A high profile lettings agency has backed a petition demanding the reinstatement of tax relief for landlords.
Benham and Reeves says it wants the full amount of mortgage interest to be set against rental income before tax is calculated.
Tax credits, which came into force as of April 2020, resulted in landlords no longer being able to deduct any of their mortgage interest from their rental income when calculating the taxable profits of their investment.
Instead, a 20 per cent tax relief on mortgage interest payments was implemented, a change that has severely reduced the profitability of buy to let investing. There’s also been a string of other legislative changes such as a stamp duty surcharge on additional homes and, more recently, changes to Capital Gains Tax allowances.
The petition is nearing 20,000 signatures and can be found at: https://petition.parliament.uk/petitions/627785
“Rather than commit to solving the housing crisis and build more homes, the government has looked to bring about a short term fix by forcing landlords to sell up and exit the buy to let sector. This has been orchestrated via a number of legislative changes designed to dampen the financial returns available to investors” explains the director of Benham and Reeves, Marc von Grundherr.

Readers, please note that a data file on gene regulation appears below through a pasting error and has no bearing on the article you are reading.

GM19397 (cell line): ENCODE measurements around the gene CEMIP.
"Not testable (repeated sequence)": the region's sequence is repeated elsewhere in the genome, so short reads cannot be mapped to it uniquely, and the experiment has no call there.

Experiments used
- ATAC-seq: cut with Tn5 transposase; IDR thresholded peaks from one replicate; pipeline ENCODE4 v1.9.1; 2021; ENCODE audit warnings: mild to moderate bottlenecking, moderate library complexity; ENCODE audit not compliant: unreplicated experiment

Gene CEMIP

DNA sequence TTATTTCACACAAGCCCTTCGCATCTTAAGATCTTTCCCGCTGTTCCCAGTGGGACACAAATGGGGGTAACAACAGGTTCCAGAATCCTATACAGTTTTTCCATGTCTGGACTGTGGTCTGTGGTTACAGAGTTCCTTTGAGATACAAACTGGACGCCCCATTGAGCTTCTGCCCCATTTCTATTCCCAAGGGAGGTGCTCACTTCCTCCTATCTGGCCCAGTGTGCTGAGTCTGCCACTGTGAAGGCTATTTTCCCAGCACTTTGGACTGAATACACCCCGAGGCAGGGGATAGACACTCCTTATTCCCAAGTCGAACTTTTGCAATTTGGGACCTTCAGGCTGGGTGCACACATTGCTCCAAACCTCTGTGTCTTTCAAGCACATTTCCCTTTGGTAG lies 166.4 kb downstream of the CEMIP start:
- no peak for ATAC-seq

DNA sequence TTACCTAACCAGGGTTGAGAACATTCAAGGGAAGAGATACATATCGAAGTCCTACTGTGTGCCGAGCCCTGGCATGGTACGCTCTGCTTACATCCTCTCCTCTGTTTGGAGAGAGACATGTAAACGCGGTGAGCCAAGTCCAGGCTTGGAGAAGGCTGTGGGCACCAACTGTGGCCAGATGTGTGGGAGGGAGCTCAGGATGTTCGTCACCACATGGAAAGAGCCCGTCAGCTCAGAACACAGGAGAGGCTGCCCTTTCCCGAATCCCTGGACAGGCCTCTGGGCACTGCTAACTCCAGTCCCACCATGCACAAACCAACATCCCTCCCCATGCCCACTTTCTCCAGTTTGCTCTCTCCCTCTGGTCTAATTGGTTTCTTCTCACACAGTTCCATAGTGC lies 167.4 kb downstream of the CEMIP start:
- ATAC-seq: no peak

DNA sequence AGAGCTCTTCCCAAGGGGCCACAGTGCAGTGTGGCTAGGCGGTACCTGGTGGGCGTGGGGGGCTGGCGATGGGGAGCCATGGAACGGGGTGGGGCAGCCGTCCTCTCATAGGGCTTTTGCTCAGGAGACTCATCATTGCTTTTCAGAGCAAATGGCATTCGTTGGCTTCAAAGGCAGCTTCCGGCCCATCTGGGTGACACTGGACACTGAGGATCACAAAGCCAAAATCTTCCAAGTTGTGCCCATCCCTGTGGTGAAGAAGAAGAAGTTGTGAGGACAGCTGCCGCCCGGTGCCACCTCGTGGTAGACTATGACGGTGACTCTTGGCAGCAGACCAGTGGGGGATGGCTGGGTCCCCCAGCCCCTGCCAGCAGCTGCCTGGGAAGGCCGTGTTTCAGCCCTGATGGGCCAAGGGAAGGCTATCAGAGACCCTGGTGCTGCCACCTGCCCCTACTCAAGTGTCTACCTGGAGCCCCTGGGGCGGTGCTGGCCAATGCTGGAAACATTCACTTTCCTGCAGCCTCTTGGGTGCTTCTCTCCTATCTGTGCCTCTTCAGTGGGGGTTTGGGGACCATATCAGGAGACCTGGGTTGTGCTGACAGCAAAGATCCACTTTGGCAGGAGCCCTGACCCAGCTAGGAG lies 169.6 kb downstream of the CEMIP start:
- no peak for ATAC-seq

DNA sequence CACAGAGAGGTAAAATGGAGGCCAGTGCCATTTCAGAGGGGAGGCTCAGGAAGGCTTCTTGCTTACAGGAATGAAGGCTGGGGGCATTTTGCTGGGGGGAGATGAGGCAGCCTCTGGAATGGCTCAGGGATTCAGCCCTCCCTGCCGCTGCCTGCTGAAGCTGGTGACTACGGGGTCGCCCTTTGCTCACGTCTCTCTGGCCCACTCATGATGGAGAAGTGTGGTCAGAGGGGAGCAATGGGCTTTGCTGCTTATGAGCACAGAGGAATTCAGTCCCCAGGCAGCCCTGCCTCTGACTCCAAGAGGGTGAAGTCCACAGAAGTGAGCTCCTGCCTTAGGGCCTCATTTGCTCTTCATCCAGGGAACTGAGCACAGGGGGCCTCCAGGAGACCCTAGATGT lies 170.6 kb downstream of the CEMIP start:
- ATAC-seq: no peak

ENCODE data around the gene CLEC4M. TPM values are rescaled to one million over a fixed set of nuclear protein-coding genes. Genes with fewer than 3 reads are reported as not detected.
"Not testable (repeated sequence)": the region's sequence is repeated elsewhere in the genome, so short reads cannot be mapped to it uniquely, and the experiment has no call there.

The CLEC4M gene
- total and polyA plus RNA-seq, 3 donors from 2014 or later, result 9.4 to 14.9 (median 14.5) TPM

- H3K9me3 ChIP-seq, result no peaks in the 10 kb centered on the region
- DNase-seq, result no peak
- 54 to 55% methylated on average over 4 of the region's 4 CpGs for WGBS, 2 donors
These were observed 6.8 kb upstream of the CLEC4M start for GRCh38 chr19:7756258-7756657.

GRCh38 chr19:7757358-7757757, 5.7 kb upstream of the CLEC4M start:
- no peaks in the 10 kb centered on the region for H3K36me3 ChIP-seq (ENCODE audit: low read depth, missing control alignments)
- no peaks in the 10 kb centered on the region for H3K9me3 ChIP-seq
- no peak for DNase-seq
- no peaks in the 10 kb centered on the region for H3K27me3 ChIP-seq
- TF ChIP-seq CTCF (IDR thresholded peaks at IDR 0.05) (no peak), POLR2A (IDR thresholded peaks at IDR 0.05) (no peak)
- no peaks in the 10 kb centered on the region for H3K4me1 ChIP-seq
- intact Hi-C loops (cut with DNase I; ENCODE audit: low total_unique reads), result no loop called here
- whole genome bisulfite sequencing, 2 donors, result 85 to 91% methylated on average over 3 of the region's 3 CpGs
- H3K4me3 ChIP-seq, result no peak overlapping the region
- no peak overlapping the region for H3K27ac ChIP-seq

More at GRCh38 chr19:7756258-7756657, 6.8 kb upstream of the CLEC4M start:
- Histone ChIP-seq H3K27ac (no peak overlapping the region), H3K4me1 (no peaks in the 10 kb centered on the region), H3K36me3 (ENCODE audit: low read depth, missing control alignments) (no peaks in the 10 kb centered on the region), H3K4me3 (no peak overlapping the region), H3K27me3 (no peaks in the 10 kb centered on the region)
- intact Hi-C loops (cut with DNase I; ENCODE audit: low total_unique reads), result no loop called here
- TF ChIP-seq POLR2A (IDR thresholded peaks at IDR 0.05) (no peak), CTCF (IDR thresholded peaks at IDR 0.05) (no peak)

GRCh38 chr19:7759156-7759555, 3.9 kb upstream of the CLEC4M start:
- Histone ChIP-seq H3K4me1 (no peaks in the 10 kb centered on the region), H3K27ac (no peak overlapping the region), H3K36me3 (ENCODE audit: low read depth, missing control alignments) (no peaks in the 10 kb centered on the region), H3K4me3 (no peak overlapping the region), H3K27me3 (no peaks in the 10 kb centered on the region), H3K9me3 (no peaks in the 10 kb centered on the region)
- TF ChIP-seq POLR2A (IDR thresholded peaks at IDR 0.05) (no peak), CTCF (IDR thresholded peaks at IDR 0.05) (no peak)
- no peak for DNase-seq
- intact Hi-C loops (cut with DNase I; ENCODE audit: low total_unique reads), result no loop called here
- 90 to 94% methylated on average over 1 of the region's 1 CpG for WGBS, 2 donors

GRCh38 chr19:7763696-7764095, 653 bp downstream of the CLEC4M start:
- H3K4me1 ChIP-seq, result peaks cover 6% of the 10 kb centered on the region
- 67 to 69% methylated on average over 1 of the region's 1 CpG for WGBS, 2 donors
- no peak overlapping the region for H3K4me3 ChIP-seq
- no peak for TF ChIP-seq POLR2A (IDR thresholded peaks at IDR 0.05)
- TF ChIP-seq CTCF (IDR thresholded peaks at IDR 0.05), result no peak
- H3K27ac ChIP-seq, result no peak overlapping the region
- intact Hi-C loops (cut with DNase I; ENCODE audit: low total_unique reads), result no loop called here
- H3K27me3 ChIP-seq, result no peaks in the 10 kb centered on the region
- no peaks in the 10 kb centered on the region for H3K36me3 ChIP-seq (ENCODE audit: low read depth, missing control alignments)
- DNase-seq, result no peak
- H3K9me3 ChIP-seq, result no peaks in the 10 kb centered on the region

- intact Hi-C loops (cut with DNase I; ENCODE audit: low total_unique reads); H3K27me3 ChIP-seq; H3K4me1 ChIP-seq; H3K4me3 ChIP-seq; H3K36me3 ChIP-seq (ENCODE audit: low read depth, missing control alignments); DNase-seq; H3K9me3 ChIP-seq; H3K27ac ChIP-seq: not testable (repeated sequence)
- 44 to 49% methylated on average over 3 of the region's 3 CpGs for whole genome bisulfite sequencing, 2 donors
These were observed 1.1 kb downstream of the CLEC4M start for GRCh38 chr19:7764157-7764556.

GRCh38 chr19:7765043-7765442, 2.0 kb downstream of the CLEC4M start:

He says the consequence of this is a reduction in suitable rental properties - forcing up costs for tenants as the stock shortage worsens nationwide.
He continues: “While the Build to Rent sector certainly fills a need in the modern market, the government would be ill-advised to pin all of its hopes on this emerging market. Build to Rent rental values are considerably higher than those found within the wider private rental sector and so the average tenant simply can’t afford them.
“We’re urging the government to reconsider just one of their recent changes and allow landlords to once again deduct their mortgage interest from their rental income and we’re not alone. A survey of our landlord base found that 73 per cent of those who have plans to exit the sector would refrain from doing so if these changes were reversed.
“It’s time the government realises that the nation’s landlords are the backbone of the private rental sector, but it’s simply not realistic to expect them to play such a vital role if it’s not financially viable.”